The Large-Scale Biosphere-Atmosphere Experiment in Amazonia is the world's largest environmental experiment. LBA began in 1998, and consists of 100 research groups with 600 scientists from South and North America, Europe, and Japan. With the Amazon as their laboratory, scientists are studying climate, and the interaction of humans with the landscape.



With tributaries extending from the vast savannas to its north and south, the Amazon River runs almost 4,000 miles (1 mile equals 1.6 kilometers) across northern South America from the highland biomes in the foothills of the Andes Mountains to the Atlantic Ocean. It carries twenty percent of all river water discharged into Earth’s oceans—ten times the volume of the Mississippi River. If the Amazon River Basin were draped over the continental United States, it would cover more than three fourths of the country.

From December to May each year, torrential rains and snow melt from the Andes, and increase the main river channel’s depth 30-45 feet (9 to 14 meters. Water backs up in tributaries and inundates forest several miles from the main channel. In the central Amazon Basin alone, the flood waters can cover an area up to 97,000 square miles. The river and the flooded forests then come together as a giant, slow-moving swamp. Surrounding these waters are over 2.7 million square miles (7 million square kilometers) of lush forest exploding with life. In fact, perhaps as much as one half of all life forms on the planet live in the Amazon River Basin.

The Amazon is more than a habitat, however; it is also a climate regulator. Located near the equator, where the sun’s daily rays are most intense, the uninterrupted expanse of lush vegetation absorbs incoming radiation and keeps things cool. The forest also absorbs and stores moisture. The Amazon forest canopy is so dense and so biologically productive that scientists have also recognized the region as a key component of the global carbon cycle. The continent-spanning tracts of forest inhale tons of carbon dioxide during photosynthesis and exhale oxygen. With respect to carbon, however, these forests aren’t all take. Through deforestation, decomposition, respiration, and export of organic and inorganic matter to the oceans, they also give.

And then there’s the rain. The Amazon Rainforest engages in a perpetual, self-watering cycle by storing and recycling at least one-half—some scientists think perhaps even two-thirds—of the regional rainfall. This rain is more than just recycled water—it is the ecosystem’s mechanism for venting the tremendous amount of heat it collects and stores every day. Earth’s ongoing attempt to redistribute the intense radiation and heat it receives at the equator across the entire planet is the driving force of climate. Much of that redistribution occurs within the Earth’s oceans. But the atmosphere is also engaged in a continuous process of spreading the heat around the globe, and tropical rainfall drives the process.

The intense solar radiation reaching the Earth at the equator provides the energy needed to evaporate huge volumes of water from both the ocean and land surfaces. The water vapor released into the atmosphere stores within it the heat energy that was required to turn liquid water to water vapor. So what happens to all that latent heat? It’s released back into the atmosphere when water vapor condenses into clouds and rain. Given that more than 9 feet (2.7 meters) of rain fall in portions of Amazonia each year, we are talking about a lot of heat. In fact, 75 percent of the energy that drives atmospheric circulation comes from the heat released during tropical rainfall.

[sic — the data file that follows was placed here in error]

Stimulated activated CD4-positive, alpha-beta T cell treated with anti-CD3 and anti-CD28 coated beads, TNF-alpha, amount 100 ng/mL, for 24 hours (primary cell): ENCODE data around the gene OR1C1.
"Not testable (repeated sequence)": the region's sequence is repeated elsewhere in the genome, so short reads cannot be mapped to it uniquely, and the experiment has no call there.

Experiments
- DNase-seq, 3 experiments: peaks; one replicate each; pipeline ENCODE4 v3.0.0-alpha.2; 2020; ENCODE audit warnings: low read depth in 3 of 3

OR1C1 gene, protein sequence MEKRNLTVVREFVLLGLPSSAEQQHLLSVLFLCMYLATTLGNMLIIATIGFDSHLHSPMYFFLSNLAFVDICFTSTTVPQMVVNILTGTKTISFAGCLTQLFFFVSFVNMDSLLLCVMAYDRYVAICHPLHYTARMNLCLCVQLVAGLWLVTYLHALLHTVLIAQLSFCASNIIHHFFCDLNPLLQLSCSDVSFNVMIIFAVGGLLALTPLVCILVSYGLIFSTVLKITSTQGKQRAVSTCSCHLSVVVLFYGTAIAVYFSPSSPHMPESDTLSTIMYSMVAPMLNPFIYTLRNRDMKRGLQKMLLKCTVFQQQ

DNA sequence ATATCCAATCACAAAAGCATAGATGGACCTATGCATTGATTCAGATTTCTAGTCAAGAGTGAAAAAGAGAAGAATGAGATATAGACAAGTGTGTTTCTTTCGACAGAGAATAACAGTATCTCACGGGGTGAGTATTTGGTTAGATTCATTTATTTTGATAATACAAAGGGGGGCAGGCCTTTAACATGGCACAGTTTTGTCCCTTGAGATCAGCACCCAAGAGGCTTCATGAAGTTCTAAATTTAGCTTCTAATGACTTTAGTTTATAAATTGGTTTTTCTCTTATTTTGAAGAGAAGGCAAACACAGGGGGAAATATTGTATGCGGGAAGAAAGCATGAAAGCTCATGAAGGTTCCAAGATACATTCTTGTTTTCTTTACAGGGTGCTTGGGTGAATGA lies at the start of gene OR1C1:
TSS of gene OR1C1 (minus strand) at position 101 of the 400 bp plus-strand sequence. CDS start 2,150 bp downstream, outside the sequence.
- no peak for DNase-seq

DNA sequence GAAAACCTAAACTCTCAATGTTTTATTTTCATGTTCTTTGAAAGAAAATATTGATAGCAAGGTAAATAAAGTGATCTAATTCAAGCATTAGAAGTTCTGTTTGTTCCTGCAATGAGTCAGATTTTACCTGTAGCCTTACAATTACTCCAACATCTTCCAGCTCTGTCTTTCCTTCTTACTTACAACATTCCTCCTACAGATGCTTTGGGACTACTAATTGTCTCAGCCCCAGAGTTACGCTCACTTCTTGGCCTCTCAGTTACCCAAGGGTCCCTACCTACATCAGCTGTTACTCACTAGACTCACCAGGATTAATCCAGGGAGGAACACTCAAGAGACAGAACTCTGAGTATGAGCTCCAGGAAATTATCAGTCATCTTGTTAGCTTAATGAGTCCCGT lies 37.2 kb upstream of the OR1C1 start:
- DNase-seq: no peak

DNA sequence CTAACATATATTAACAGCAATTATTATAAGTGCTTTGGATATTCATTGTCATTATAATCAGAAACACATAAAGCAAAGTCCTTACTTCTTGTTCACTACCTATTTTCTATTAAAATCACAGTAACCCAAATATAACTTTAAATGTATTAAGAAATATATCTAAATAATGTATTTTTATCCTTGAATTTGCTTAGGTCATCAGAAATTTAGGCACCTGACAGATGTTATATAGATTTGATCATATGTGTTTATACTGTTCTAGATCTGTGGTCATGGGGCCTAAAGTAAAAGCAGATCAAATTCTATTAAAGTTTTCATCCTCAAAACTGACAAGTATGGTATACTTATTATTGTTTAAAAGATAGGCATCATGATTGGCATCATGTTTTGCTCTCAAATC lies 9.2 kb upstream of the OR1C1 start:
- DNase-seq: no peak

Because the dynamics of the Amazon River Basin play a major role in environmental conditions that affect the whole Earth, changes in climate and land use in the Amazon take on global importance. During the past 15 years more than 190,000 square miles (1 square mile is about 2.6 square kilometers) of forest have been cleared in the Amazon Basin, and 7,700 square miles are now being cleared each year. Hundreds, perhaps thousands, of future plants, animals, mushrooms, and insects have already been lost. Deforestation alters the ancient forests’ exchanges of water, carbon, and energy with the atmosphere—cycles that even now, we only partially understand. What are the impacts of land cover change in Amazonia both locally and globally?

In 1993, the Brazilian science community, joined by an international team of scientists, began to plan a continental-scale study to answer that question. They established the Large-scale Biosphere-Atmosphere Experiment in Amazonia (LBA) to study how Amazonia currently functions as a regional entity within the larger Earth system, and how changes in land use and climate will affect the biological, physical, and chemical functioning of the region’s ecosystem.

The project, which is led by the Brazilian Ministry of Science and Technology, began in 1998 and today consists of 100 coordinated research groups involving about 600 scientists from South and North America, Europe, and Japan. With the Amazon as their laboratory, the scientists are studying climate, atmospheric chemistry, the carbon cycle, nutrient cycling, land surface hydrology and water chemistry, land use and land cover, and the interaction of humans with the landscape. NASA’s Terrestrial Ecology and Land Use-Land Cover Change Programs participate in LBA through their sponsorship of LBA projects called LBA-ECO (formerly LBA-Ecology).

There are some exciting new results: the discovery of a large source of carbon dioxide emissions within an ecosystem long thought to be a carbon sink; the impact of development and progress on the rainforest’s flammability, and the cloud and rainfall characteristics that have led some scientists to dub the forests “the green ocean.” (Read More)

Text and images derived from NASA.


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